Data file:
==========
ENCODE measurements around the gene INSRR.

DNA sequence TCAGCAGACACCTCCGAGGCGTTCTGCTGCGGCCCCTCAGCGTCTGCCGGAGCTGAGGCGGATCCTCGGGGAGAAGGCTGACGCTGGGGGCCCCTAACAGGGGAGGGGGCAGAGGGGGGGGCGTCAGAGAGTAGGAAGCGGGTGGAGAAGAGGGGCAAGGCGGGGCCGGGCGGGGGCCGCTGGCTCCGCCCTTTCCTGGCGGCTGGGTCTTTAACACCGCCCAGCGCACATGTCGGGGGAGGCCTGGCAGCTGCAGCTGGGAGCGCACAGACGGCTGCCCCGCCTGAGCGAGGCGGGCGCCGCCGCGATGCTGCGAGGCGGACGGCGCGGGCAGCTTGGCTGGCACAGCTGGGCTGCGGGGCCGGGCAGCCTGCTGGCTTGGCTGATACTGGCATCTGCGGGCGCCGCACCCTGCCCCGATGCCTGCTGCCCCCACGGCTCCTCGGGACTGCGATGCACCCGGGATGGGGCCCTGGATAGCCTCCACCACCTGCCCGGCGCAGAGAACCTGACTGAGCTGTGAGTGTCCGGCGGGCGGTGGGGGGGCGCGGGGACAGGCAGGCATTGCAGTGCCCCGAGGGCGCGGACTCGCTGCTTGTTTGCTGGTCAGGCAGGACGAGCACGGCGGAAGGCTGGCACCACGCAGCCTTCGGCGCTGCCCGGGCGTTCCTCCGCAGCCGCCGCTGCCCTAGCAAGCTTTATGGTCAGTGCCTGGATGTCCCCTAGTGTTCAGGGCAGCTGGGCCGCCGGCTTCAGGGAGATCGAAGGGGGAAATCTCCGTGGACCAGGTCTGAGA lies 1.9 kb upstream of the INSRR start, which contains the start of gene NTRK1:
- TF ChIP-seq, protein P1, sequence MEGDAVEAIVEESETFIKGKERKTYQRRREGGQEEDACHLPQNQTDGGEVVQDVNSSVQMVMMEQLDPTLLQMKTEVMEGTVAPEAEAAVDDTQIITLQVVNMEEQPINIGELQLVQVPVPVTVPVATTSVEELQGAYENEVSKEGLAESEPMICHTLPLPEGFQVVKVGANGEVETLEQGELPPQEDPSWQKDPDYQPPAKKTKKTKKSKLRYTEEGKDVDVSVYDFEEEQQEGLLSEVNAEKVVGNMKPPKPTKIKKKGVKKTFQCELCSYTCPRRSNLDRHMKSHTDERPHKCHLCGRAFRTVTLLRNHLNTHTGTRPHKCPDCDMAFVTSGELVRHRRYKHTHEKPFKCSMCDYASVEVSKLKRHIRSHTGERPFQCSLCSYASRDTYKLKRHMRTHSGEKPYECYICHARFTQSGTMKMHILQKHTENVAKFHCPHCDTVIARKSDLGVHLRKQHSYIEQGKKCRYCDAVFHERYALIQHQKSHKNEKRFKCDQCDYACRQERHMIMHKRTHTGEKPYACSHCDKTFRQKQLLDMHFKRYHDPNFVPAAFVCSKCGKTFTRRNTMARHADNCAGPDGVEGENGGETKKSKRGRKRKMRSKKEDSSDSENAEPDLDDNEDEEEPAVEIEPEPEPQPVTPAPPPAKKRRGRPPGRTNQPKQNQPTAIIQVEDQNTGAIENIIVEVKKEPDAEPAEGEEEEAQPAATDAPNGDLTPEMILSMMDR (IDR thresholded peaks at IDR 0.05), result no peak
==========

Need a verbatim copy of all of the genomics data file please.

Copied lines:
ENCODE measurements around the gene INSRR.

DNA sequence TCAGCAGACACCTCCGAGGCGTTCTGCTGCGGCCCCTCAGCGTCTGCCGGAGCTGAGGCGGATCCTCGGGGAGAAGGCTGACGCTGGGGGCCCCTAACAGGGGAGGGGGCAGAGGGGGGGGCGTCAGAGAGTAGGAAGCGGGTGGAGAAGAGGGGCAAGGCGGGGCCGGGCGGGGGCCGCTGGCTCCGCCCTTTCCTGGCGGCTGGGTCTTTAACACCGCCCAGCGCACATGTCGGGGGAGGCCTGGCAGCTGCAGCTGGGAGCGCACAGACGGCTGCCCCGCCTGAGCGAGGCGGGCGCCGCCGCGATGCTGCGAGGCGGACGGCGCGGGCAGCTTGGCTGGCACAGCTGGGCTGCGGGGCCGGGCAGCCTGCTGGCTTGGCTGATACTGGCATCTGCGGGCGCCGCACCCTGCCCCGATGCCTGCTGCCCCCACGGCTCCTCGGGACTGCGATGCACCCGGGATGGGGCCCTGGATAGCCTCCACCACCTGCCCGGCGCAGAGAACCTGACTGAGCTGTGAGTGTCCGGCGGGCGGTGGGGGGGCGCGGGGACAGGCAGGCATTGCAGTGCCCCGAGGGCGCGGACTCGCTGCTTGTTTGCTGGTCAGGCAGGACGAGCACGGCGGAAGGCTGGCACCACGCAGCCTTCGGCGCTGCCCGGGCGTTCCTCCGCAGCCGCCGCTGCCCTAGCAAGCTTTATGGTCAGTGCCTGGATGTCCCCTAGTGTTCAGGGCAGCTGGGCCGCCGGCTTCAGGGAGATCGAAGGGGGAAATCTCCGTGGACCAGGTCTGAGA lies 1.9 kb upstream of the INSRR start, which contains the start of gene NTRK1:
- TF ChIP-seq, protein P1, sequence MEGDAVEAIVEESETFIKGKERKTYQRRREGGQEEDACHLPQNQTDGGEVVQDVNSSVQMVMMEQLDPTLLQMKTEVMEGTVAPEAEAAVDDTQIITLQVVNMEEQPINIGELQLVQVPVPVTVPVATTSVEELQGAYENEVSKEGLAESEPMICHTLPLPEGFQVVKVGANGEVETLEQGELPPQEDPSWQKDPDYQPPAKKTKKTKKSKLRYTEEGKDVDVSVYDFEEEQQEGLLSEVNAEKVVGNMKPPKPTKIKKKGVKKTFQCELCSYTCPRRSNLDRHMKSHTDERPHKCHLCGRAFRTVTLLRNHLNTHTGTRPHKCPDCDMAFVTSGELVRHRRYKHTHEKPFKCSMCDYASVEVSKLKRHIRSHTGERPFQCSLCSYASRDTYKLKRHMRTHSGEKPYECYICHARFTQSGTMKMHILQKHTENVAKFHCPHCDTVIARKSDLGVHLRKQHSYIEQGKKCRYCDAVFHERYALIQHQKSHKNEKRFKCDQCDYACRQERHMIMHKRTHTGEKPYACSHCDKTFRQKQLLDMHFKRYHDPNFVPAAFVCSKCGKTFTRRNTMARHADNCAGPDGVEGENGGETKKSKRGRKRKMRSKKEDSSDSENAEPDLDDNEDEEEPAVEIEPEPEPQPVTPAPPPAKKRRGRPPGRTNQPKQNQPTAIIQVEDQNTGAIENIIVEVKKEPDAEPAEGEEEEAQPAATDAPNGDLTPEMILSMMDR (IDR thresholded peaks at IDR 0.05), result no peak